Published on December 23rd, 2020 | by Noah Dimitrie0
Danish auteur Thomas Vinterberg returns with a soused up dramedy about four teachers who commit to a rather intoxicating social experiment.
Another Round has the premise of a raunchy Vince Vaughn vehicle circa 2008. The new Danish flick from Thomas Vinterberg (The Hunt, Celebration) is stuffed to the brim with the kind of premise-driven comedic potential that made bank in the aughts. And while the film is not afraid to “bro out,” it never panders to the predictable notions of what it could (or should) be. It bobs and weaves in and out of genres like a drunk staggering home. Yet the poised vision of Vinterberg–that liberal European sensibility mixed with a reluctance for egregious self-seriousness—infuses this somewhat slight dramedy with a maturity and an endless watchability.
Starring Mads Mikkelson, who you may have seen in NBC’s Hannibal or as the diabolical Le Chifre in Casino Royale, the film revolves around a teacher’s mid-life crisis and the solution his co-workers come up with to yank their lives out of the proverbial gutter. Invoking a psychological study by Finn Skårderud from memory, they all agree to maintain a BAC level of 0.05%–a newfangled lifestyle that is theoretically supposed to ease their anxieties and rejuvenate their droll teaching careers. But in putting their theory to the test, they slowly but surely descend into a soused-up free-fall in which they have to weight the pros versus the cons of their little experiment, and ultimately confront whether their drinking is a clever solution or feeble emotional crutch.
In typical European fashion, the film nixes the awkwardly shoehorned moral maxims you’d find in a raunchy Hollywood equivalent. The film undoubtably unpacks what it means to fall into the fateful hands of alcoholism—the “slow descent” as The New Pornographers once sang. It illustrates the compromising effects of constant drinking, the catch 22 of this psychological theory. The more they reap the rewards of their experiment, the further they push the envelope until they’re resorting to getting plastered for inspiration. The message, at a glance, seems to be that the more it “helps” you, the more it chains itself to you.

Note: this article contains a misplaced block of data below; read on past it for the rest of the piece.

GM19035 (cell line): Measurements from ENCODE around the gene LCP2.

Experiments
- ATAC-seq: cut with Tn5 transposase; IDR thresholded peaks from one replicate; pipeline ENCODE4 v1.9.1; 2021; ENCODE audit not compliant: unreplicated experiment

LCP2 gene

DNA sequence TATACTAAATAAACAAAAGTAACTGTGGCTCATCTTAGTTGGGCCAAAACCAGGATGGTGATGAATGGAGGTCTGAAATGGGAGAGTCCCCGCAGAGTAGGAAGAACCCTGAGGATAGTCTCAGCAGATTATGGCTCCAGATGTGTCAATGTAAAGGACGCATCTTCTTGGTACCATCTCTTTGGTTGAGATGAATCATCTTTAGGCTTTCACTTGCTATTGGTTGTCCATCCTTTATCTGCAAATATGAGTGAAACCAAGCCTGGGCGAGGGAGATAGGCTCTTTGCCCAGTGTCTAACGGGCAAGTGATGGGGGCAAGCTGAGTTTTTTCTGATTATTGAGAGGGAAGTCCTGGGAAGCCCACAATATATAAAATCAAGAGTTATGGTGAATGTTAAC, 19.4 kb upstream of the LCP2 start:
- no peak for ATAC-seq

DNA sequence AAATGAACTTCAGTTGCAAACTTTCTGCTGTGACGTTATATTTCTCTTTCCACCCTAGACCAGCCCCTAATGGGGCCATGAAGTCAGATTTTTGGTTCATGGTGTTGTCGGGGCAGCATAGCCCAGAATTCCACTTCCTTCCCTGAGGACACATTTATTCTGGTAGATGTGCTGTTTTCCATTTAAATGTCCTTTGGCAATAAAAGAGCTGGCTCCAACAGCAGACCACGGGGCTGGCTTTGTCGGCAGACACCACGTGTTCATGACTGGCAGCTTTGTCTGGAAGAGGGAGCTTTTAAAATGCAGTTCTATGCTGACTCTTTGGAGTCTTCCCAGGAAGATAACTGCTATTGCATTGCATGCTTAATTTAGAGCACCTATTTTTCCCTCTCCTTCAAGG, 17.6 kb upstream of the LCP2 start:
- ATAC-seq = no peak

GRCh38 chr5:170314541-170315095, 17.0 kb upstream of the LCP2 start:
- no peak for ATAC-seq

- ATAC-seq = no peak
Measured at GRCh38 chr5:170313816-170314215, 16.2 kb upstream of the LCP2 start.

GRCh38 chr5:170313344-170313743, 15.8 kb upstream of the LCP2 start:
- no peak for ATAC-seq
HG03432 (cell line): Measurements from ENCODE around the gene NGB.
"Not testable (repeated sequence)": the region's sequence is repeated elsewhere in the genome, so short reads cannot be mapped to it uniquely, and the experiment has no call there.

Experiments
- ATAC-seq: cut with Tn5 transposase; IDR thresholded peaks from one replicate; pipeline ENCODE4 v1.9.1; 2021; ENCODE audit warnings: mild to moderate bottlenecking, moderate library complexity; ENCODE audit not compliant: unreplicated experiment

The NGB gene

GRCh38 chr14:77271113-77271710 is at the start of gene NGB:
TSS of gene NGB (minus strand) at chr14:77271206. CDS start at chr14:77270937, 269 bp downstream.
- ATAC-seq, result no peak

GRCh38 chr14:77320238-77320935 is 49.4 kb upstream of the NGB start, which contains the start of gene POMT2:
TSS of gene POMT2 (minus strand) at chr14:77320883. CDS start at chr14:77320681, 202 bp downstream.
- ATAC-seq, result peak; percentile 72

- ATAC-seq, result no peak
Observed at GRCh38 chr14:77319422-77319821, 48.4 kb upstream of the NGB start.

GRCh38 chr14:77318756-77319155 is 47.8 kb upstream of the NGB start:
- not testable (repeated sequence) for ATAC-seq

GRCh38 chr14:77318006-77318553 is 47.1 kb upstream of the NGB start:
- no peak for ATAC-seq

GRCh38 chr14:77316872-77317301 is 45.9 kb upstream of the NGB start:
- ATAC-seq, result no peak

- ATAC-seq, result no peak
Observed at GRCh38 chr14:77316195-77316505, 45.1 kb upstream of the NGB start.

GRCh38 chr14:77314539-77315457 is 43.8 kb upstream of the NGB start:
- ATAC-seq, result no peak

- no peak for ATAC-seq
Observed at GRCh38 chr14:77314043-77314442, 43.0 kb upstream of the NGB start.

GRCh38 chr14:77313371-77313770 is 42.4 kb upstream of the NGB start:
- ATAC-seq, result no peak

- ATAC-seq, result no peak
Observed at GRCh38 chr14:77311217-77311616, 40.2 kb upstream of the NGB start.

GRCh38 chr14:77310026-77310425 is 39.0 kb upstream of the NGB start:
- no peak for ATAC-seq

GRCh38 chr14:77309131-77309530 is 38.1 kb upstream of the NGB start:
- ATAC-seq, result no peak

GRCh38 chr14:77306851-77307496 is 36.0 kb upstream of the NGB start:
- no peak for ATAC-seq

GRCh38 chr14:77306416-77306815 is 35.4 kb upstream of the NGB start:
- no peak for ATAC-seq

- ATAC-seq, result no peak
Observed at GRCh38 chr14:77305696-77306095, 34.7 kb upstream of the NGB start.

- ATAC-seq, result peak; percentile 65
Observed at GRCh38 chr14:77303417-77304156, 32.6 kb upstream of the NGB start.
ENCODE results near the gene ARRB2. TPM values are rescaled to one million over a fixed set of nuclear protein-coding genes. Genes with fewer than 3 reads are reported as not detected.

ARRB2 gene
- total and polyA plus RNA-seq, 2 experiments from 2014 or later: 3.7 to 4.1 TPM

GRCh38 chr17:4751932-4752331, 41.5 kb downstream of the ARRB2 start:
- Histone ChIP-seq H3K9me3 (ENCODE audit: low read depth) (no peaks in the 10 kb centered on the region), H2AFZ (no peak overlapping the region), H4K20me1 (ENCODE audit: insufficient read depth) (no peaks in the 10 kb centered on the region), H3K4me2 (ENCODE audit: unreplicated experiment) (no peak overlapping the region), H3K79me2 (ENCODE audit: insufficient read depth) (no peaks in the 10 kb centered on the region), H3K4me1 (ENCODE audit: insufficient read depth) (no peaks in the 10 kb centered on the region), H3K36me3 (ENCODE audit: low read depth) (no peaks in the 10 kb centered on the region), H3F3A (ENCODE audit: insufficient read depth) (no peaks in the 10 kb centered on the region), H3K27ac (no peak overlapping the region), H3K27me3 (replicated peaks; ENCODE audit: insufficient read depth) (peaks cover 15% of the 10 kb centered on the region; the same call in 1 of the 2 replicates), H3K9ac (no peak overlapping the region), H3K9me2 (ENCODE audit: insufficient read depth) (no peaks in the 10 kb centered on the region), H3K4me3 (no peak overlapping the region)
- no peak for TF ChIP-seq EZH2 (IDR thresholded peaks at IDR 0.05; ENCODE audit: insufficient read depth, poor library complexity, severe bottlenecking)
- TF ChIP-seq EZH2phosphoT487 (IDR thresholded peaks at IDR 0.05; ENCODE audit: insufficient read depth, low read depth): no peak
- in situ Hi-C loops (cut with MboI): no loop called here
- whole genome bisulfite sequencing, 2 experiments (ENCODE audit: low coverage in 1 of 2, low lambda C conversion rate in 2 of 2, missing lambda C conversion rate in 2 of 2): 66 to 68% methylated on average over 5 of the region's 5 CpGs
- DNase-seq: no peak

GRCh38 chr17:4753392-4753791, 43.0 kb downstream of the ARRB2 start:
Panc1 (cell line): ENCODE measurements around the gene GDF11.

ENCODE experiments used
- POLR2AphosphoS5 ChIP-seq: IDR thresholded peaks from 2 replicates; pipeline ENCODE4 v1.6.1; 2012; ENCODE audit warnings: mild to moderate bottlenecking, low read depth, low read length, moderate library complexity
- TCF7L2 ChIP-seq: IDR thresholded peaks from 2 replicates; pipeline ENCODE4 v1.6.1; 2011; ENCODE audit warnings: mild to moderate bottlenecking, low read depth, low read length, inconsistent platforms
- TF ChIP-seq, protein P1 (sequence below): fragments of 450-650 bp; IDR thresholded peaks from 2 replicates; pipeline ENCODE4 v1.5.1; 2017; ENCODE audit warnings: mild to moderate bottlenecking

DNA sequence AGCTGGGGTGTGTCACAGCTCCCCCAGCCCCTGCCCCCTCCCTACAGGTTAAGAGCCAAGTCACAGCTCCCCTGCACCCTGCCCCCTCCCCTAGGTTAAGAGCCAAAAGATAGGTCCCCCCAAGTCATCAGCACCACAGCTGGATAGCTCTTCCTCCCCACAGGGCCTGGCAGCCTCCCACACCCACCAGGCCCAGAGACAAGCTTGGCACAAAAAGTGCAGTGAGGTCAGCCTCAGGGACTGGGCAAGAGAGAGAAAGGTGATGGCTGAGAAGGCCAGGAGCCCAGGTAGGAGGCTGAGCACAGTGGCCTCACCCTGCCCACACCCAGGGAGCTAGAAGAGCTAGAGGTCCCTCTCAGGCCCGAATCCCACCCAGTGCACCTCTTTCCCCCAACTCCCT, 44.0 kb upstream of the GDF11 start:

But the film certainly surprised me with the way it smoothly counters the obvious arguments with a refreshingly positive depiction of drinking culture. The film opens with an annual Danish tradition that teenagers participate in—a drinking race in which teams have to chug beers in a crate and complete tasks. Early on, the film sets itself up to indulge itself in a youthful thirst for life, love, and of course, booze. Later, one of our experiment’s participants encourages a youngster to drink before his exam to calm his nerves. The predictable development would be that it horribly backfires and the student fails, the teacher loses his job, etc. Instead, the teen succeeds, and the teacher is smirkingly vindicated. The film celebrates a kind of beauty in alcohol through the rich tradition of drinking in Denmark. For every negative outcome, a positive one seems to pop up. For every yin, a yang. And ultimately, the film leaves you with a satisfactory feeling that the experiment, while inciting some conflict and dysfunction, ultimately led to deeper self-understanding.
Vinterberg’s skill is on display primarily in the way he manages to integrate these seemingly opposite messages together without cancelling each other out. He does this with a slick combination of affective tones. Certain sobering scenes play for laughs. And certain uplifting moments are dead serious. The acclaimed director has very little interest in telegraphing profundity, but rather allows the actions of the characters–the situations they fall into—to speak for themselves. Comedy and drama do not so much shift as they do coalesce into a very life-like portrait. While the stakes may seem low, and the film overall may give off a slight whiff of paltriness, Vinterberg elevates very normal people in very relatable situations into the stuff of intrigue and sometimes suspense. His camera moves like a human, breathes the same oxygen as the characters. It is his very tangible presence in the story that gives it its momentum. So while it may seem like a minor outing in his impeccable filmography, I think it serves as a healthy chapter in the auteur’s filmography by simply taking such crude behavior very seriously.
A strong thematic undercurrent of youth versus middle age runs through this film as well. Mikkelson’s character is going through a midlife crisis of sorts and that is rather sharply contrasted with the youthful exuberance of teenagers getting drunk and partying. In the end, these seemingly opposing forces come together in one of the most surprising and delightful movie endings of the year. If anything, alcohol becomes a symbol in this film—a symbol of youth but also the desire to reclaim something, to turn back the clock. And while our characters do not exactly succeed in that endeavor, they surely discover that alcohol as a means to an end can be exquisite when one’s intentions are clear and not suffering under delusions. For a film so frank and honest, it isn’t afraid to bask in the idea that youth isn’t so much an age as it is a mindset. That is the biggest conclusion to be mined from their little experiment.